Pete Campbell takes a tumble on Mad Men
Even die-hard fans had been complaining that this season of Mad Men felt slow and repetitive — but that was before Matthew Weiner packed half a season’s worth of action into a single episode. There were many, many moments that could have made this roundup (Joan telling off Don for being a self-absorbed pig, Pete running into his father-in-law at a brothel, SCDP and CGC impulsively deciding to merge), but one stands out for the sheer glee it inspired in the show’s fan base: Pete Campbell taking a dive down the agency’s brand-new staircase. Granted, Pete was in the right this time around and Don very much in the wrong, but over the course of five weaselly, boorish seasons Mr. Campbell has more than earned his comeuppance. Also, the fall made for one of the most eminently GIF-able moments in Mad Men history.
Jinkx Monsoon wins RuPaul’s Drag Race
Confession: we almost forgot to include Jinkx’s victory in our roundup because it was such a foregone conclusion. The camp queen won out Drag Race‘s Season of the Fish over fellow finalists Alaska and Roxxxy Andrews for a number of reasons: she had a great underdog narrative; Roxxxy was too much of a bully to win; Alaska didn’t have enough conflict; and, oh, Jinkx is also really, really talented (exhibit A: her kick-ass lip sync against Detox). Seattle’s first, best, and only Jewish narcoleptic drag queen walked away from Monday’s reunion with $100,000 and the title of America’s Next Drag Superstar. As the winner herself put it, “It’s Monsoon season, bitches!”
Community wraps up its uneven fourth season
To cap off its fourth, and possibly final, season, Community found a way to combine its two most beloved motifs: The Darkest Timeline and paintball, with a bonus installment of Troy and Abed in the Morning during the credits. Before Jeff graduates from Greendale, he needs to face his personal demons in the form of his evil doppelganger from another universe. Luckily, the study group defeats their alter egos with the help of Formerly Evil Abed’s supply of inter-dimensional paintball warp guns, convincing Jeff not to take a job at his old firm. This episode made up for a season that otherwise made Dan Harmon’s absence painfully obvious — in fact, it was even enough to convince Flavorwire’s Jason Bailey that a fifth season might be worth a shot.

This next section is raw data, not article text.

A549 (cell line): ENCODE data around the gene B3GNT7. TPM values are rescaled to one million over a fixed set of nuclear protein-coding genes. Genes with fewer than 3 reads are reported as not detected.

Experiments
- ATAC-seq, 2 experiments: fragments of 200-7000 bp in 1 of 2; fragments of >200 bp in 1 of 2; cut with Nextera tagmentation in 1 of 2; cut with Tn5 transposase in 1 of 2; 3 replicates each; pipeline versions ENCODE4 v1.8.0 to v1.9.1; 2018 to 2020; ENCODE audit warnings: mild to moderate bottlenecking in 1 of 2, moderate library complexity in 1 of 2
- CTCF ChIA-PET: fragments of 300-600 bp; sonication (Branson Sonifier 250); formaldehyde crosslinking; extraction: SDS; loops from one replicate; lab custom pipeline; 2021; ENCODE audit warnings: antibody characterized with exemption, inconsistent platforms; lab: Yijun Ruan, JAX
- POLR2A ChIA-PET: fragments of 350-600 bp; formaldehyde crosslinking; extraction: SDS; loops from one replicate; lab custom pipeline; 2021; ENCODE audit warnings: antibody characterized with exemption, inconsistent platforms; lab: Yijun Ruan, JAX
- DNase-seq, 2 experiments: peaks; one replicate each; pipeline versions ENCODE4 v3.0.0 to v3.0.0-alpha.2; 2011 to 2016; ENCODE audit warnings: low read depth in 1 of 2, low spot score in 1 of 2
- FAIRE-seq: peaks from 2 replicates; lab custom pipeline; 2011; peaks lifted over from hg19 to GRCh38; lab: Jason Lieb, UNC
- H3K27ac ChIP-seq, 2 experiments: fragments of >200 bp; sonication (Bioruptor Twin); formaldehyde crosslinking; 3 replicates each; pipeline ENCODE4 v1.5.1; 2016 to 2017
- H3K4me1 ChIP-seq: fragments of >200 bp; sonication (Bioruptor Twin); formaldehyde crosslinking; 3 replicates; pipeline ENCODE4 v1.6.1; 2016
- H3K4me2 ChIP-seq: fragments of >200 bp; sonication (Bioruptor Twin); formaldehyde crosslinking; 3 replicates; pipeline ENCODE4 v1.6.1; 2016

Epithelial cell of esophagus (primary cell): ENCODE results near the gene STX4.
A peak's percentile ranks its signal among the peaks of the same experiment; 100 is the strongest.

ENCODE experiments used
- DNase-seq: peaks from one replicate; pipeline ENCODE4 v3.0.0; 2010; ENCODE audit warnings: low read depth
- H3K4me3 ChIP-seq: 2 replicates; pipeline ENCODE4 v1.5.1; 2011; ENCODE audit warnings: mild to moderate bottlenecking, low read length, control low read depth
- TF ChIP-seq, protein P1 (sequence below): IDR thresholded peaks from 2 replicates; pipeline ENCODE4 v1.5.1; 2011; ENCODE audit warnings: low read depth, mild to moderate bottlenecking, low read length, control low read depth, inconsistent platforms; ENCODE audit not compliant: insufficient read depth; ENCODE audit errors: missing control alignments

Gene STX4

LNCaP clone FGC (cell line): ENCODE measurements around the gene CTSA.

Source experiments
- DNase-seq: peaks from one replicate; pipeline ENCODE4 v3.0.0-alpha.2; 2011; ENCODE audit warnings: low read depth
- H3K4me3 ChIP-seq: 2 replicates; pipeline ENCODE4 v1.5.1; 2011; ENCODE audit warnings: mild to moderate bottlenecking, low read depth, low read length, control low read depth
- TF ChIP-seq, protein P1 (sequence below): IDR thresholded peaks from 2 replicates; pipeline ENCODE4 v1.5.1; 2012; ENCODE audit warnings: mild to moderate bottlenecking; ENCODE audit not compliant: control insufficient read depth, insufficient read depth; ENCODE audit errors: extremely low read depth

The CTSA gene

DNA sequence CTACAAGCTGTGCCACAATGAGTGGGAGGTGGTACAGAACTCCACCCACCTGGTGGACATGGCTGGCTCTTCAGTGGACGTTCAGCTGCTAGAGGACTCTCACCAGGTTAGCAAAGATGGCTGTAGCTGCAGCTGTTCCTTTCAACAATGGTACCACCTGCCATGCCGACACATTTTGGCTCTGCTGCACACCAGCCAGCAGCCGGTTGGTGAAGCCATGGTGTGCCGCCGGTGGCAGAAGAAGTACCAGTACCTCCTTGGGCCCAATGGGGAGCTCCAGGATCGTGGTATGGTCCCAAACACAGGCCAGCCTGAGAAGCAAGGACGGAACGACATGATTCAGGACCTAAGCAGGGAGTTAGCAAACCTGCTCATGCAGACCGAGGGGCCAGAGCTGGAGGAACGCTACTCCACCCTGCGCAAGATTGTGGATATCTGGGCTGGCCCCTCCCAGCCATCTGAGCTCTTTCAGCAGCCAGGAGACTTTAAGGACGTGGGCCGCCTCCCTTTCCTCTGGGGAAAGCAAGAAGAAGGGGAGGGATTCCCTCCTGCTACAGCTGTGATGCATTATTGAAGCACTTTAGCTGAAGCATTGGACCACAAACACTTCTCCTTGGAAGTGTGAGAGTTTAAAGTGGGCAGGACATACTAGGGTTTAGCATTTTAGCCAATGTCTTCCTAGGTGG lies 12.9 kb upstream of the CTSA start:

Mindy accidentally gives a strip tease on The Mindy Project
In the latest of many misadventures, Mindy found herself at a Columbia frat party this week with her pre-med mentee. Outraged at the fictional Sigma Pi Tau’s in-house stripper pole, Mindy vows to tear down her “personal Berlin Wall.” Problem: she’s out of shape, and the pole’s firmly in place, so Mindy takes off her jacket and ends up doing something very similar to a pole dance. Of course, then the guy she just broke up with shows up and gets into a fistfight with Bill Hader before passing out on a curb… but at least our heroine struck a somewhat misguided blow for feminism first.
Christopher Guest’s new show proves a solid bet
Jason Bailey: “I spent much of my TV time this week checking out the first few episodes of Family Tree, the new HBO comedy (premiering Sunday) directed by Christopher Guest, created by Guest and co-star Jim Piddock. It’s a likable and frequently funny show — though, to put expectations in check, it’s not the kind of laugh-out-loud hilarity you might expected from the mastermind of Waiting for Guffman and Best in Show. Set (initially, at least) in London and concerning the genealogy quest of one Tom Chadwik (Chris O’Dowd, from Bridesmaids and The IT Crowd), it is much more tuned to the rhythms, style, and references of British comedy series than their American counterparts. This isn’t a bad thing, of course, merely worth noting — and there are some big laughs here, from O’Dowd’s Michael Bluth-style nonplussed reactions to his family and friends to his response to a description of The Mikado (“Are you drunk right now? It’s like a foreign Teletubbies”) to a wedding ventriloquist act with an unexpected mention of female circumcision. It’s not a laugh riot, but it’s enjoyable, in a quiet, modest sort of way — and since the four review episodes conclude with Tom on his way to America (where Guest regulars like Fred Willard and Ed Begley, Jr. await), it’s mighty promising as well.”